Archive for Friday, May 19, 2006

San Diego border crossing shut following shooting

May 19, 2006

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— A busy U.S-Mexico border crossing was shut down Thursday after U.S. authorities shot and killed the driver of a car headed for Mexico, officials said.

The shooting occurred on southbound Interstate 5 around 3:30 p.m. about 50 feet north of the San Ysidro Port of Entry, the world's busiest border crossing, which links Tijuana, Mexico, with San Diego.

The driver, who was not immediately identified, was pronounced dead at the scene with multiple gunshot wounds, said Maurice Luque, a spokesman for the San Diego Fire-Rescue Department.

U.S. Customs and Border Protection agents began following a black SUV after a person reported seeing the vehicle pick up suspected illegal immigrants near the U.S. side of the border, police said.

As traffic backed up near the border, the vehicle stopped on the shoulder. When agents approached, the suspect began to drive off, said police Lt. Kevin Rooney. Two agents then opened fire.

Five passengers in the vehicle, whose identities were not released, were taken into custody and were being interrogated, Rooney said.

Thousands of cars are backed up on highways near the San Ysidro Port of Entry, the world's busiest border crossing, linking San Diego and Tijuana, Mexico. Federal authorities shot and killed the driver of an SUV headed for Mexico on Thursday; the vehicle was under surveillance for suspected immigrant smuggling.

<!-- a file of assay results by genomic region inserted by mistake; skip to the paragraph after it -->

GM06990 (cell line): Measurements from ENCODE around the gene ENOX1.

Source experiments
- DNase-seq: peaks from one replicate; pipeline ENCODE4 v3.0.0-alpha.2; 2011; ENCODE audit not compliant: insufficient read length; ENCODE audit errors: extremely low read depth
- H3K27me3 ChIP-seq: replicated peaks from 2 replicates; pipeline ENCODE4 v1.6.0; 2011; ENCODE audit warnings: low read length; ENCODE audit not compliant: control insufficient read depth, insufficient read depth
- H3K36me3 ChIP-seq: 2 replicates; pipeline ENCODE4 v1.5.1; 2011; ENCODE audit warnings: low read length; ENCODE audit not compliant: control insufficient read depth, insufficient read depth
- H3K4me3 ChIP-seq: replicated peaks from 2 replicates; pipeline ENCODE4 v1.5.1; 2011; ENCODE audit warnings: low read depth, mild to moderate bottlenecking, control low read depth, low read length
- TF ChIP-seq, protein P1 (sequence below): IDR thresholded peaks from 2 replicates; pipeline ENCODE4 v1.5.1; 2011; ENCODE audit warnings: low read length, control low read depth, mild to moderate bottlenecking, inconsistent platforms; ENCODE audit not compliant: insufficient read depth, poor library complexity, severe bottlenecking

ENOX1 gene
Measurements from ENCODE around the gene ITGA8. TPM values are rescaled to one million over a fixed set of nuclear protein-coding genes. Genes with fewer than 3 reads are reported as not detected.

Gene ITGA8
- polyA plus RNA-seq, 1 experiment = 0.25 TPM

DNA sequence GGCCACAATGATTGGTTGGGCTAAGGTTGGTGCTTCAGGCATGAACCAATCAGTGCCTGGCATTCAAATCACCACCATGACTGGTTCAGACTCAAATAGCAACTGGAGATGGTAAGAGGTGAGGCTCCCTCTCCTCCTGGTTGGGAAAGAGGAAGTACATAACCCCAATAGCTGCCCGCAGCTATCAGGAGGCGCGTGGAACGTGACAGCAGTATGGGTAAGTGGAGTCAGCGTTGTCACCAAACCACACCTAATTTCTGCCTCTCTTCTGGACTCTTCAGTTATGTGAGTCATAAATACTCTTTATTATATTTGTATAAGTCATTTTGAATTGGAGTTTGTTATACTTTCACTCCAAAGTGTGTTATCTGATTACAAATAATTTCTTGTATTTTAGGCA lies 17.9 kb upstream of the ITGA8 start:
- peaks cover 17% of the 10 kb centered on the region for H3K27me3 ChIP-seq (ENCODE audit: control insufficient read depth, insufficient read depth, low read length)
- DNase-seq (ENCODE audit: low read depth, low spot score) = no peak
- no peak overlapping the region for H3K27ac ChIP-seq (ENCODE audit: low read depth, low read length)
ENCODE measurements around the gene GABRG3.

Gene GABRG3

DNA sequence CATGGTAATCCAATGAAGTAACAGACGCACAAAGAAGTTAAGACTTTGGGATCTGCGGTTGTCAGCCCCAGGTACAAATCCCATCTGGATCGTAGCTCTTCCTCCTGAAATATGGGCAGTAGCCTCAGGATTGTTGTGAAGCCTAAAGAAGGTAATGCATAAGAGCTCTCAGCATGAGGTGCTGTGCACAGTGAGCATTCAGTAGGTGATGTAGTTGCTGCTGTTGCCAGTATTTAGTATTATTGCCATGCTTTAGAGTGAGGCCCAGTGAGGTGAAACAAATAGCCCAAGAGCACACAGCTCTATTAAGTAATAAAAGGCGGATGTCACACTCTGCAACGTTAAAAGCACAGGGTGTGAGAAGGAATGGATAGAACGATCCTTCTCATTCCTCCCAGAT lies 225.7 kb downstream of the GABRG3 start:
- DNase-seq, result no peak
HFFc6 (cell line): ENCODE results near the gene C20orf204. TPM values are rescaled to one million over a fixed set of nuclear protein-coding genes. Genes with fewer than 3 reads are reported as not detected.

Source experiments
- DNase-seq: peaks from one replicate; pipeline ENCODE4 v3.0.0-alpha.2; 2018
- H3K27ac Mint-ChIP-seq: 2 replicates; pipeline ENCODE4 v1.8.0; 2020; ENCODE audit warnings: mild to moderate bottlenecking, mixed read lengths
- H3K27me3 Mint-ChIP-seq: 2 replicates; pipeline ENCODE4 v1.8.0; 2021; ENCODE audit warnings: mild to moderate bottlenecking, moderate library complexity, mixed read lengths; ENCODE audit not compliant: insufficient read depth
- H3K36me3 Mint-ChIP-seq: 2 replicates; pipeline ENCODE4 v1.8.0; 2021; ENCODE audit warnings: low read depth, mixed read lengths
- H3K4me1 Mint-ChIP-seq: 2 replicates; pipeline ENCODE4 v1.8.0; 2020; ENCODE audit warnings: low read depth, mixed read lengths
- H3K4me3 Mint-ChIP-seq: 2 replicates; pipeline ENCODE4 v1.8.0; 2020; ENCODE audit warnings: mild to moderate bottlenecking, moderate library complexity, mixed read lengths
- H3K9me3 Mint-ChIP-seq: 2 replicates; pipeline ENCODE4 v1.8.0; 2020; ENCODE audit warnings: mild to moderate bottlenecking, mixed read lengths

Thousands of cars are backed up on highways near the San Ysidro Port of Entry, the world's busiest border crossing, linking San Diego and Tijuana, Mexico. Federal authorities shot and killed the driver of an SUV headed for Mexico on Thursday; the vehicle was under surveillance for suspected immigrant smuggling.

The black Dodge Durango sat in the middle of the road late Thursday with a shattered driver's side window. The California Highway Patrol sealed off southbound access to the border and rush-hour traffic was backed up over a mile. Police redirected drivers to a nearby crossing.

Anna Valderrama, of Tijuana, who was about four vehicles back when the shooting occurred, said she regularly crosses the border and had never seen such a disturbance.

"I was going to eat with my family," said Valderrama, stuck in her car for over two hours. "I feel desperate to go home."

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